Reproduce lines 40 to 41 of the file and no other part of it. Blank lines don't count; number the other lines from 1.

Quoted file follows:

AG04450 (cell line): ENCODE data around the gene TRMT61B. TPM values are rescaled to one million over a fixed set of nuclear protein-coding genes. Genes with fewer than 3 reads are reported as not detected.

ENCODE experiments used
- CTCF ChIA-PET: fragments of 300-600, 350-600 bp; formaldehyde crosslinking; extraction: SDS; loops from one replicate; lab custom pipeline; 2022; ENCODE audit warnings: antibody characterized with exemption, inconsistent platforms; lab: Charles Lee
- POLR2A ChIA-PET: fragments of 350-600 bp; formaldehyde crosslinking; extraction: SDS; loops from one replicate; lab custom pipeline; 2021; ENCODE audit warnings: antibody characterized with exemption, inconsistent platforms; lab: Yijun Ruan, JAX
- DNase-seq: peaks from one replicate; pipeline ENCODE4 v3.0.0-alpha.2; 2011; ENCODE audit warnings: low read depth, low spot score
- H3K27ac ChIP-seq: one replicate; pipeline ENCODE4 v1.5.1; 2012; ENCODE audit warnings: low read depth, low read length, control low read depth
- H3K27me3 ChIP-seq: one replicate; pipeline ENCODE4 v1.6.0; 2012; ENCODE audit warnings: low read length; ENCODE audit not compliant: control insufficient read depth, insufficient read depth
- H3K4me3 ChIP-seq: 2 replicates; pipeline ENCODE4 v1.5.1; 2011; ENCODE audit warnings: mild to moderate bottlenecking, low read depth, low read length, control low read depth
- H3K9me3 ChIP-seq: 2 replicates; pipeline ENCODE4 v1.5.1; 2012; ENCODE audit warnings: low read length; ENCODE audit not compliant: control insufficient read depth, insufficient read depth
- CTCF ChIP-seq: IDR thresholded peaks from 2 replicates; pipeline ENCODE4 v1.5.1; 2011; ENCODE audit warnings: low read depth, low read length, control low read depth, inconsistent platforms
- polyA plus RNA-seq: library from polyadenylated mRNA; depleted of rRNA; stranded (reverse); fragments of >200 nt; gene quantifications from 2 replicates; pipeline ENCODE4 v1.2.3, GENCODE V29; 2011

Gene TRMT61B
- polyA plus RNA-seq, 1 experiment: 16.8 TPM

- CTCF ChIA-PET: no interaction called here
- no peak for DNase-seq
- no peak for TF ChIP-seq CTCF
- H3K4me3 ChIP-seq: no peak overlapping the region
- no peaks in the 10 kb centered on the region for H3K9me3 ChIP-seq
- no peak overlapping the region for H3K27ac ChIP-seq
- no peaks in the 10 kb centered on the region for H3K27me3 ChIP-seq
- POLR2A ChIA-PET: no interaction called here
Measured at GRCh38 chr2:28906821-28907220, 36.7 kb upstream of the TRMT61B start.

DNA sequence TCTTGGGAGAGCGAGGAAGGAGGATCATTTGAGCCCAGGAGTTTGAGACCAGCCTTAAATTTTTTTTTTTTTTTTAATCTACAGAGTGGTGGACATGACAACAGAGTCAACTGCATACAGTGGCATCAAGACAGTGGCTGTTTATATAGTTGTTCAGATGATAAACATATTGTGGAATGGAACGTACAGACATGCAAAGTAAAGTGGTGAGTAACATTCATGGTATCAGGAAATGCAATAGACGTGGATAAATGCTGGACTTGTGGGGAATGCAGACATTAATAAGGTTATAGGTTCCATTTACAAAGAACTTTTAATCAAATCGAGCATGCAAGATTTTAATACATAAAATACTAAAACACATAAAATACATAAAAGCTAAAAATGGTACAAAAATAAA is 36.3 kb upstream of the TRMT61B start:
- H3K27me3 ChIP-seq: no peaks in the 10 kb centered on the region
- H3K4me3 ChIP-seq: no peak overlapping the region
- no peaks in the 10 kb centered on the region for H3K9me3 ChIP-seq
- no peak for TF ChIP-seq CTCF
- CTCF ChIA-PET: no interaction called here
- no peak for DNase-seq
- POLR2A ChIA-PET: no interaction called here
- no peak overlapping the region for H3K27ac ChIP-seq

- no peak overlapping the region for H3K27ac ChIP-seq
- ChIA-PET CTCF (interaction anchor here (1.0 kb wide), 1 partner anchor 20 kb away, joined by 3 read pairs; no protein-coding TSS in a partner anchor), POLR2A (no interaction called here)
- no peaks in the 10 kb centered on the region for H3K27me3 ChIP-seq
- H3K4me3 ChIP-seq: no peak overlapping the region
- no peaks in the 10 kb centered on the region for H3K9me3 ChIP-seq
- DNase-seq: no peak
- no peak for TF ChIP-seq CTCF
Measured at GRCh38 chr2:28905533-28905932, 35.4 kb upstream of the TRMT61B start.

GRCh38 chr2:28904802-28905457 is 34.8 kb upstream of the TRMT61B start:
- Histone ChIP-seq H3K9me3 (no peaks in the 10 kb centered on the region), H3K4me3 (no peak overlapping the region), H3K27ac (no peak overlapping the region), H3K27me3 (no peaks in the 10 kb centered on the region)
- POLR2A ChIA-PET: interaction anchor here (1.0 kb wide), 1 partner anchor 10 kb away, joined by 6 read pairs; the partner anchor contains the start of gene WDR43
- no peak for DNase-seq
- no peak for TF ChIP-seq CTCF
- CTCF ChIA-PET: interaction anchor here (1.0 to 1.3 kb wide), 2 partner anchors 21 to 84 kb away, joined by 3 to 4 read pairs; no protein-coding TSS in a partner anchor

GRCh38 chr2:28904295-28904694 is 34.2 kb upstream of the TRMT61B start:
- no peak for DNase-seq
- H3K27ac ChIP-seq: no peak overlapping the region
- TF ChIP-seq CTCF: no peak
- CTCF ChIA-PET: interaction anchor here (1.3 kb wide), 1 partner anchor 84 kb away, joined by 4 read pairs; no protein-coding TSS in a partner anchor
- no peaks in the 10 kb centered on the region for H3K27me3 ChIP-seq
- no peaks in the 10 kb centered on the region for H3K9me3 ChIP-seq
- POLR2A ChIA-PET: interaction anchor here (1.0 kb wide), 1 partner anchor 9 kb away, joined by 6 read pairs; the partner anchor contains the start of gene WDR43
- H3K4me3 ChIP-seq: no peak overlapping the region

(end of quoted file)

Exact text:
GRCh38 chr2:28904802-28905457 is 34.8 kb upstream of the TRMT61B start:
- Histone ChIP-seq H3K9me3 (no peaks in the 10 kb centered on the region), H3K4me3 (no peak overlapping the region), H3K27ac (no peak overlapping the region), H3K27me3 (no peaks in the 10 kb centered on the region)